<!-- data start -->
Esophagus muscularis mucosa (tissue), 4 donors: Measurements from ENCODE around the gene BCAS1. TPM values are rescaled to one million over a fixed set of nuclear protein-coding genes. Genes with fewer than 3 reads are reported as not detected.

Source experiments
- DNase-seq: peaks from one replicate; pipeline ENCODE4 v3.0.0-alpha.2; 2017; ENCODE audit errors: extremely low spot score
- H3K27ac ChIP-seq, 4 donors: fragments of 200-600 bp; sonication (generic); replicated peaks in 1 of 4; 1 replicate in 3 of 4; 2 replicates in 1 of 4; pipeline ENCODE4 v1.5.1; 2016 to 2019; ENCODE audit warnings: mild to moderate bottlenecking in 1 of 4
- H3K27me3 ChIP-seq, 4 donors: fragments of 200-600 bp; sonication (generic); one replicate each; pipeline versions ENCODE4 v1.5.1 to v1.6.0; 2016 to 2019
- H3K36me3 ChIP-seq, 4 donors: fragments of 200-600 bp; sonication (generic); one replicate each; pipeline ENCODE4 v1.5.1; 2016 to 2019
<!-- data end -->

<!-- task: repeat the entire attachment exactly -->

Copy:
Esophagus muscularis mucosa (tissue), 4 donors: Measurements from ENCODE around the gene BCAS1. TPM values are rescaled to one million over a fixed set of nuclear protein-coding genes. Genes with fewer than 3 reads are reported as not detected.

Source experiments
- DNase-seq: peaks from one replicate; pipeline ENCODE4 v3.0.0-alpha.2; 2017; ENCODE audit errors: extremely low spot score
- H3K27ac ChIP-seq, 4 donors: fragments of 200-600 bp; sonication (generic); replicated peaks in 1 of 4; 1 replicate in 3 of 4; 2 replicates in 1 of 4; pipeline ENCODE4 v1.5.1; 2016 to 2019; ENCODE audit warnings: mild to moderate bottlenecking in 1 of 4
- H3K27me3 ChIP-seq, 4 donors: fragments of 200-600 bp; sonication (generic); one replicate each; pipeline versions ENCODE4 v1.5.1 to v1.6.0; 2016 to 2019
- H3K36me3 ChIP-seq, 4 donors: fragments of 200-600 bp; sonication (generic); one replicate each; pipeline ENCODE4 v1.5.1; 2016 to 2019